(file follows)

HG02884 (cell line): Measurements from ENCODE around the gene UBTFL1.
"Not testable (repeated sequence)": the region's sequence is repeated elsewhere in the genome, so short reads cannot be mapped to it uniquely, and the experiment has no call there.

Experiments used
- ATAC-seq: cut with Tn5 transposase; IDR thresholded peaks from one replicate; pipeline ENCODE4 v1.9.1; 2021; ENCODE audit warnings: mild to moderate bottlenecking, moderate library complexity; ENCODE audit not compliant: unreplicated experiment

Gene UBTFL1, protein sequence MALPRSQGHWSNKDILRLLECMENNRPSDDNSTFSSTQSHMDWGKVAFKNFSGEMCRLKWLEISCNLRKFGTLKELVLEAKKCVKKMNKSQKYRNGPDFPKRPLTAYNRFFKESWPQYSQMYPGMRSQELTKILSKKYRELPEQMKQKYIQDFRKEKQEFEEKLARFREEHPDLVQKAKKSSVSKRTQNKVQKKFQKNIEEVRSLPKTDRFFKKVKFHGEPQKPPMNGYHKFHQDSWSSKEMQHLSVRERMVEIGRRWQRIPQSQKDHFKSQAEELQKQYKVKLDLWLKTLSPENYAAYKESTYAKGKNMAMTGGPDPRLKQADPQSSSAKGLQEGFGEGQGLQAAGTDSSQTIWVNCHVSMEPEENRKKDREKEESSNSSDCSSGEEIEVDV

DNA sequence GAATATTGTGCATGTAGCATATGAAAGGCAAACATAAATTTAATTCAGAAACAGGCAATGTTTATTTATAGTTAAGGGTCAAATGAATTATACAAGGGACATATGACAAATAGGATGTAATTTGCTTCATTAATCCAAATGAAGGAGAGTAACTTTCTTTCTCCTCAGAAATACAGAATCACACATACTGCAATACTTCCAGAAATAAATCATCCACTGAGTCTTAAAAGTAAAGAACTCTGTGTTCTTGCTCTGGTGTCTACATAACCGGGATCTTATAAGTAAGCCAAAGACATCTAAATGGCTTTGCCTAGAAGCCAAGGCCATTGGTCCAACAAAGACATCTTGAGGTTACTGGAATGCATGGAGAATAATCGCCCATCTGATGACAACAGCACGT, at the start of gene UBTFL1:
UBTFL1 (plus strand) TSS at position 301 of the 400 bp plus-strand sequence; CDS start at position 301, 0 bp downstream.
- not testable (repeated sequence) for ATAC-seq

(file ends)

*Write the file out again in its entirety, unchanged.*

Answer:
HG02884 (cell line): Measurements from ENCODE around the gene UBTFL1.
"Not testable (repeated sequence)": the region's sequence is repeated elsewhere in the genome, so short reads cannot be mapped to it uniquely, and the experiment has no call there.

Experiments used
- ATAC-seq: cut with Tn5 transposase; IDR thresholded peaks from one replicate; pipeline ENCODE4 v1.9.1; 2021; ENCODE audit warnings: mild to moderate bottlenecking, moderate library complexity; ENCODE audit not compliant: unreplicated experiment

Gene UBTFL1, protein sequence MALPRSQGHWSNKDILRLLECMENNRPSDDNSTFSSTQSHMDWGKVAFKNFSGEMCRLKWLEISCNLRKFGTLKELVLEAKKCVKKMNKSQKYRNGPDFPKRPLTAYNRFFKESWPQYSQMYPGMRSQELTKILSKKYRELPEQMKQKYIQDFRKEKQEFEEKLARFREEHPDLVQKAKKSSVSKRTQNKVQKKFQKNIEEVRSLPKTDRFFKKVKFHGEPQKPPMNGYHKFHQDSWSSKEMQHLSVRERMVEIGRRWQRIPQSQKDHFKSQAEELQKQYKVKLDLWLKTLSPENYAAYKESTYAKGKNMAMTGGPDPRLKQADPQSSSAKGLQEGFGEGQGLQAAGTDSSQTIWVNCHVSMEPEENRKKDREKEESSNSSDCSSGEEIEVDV

DNA sequence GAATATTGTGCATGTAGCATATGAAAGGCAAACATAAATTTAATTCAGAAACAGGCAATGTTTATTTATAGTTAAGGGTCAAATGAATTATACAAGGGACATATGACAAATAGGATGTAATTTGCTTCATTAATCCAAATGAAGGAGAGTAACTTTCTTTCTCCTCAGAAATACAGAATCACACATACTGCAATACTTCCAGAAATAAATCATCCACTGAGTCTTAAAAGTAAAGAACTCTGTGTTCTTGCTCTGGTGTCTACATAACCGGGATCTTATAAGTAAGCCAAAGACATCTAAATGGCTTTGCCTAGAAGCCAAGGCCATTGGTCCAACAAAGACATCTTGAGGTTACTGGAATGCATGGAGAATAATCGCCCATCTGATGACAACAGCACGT, at the start of gene UBTFL1:
UBTFL1 (plus strand) TSS at position 301 of the 400 bp plus-strand sequence; CDS start at position 301, 0 bp downstream.
- not testable (repeated sequence) for ATAC-seq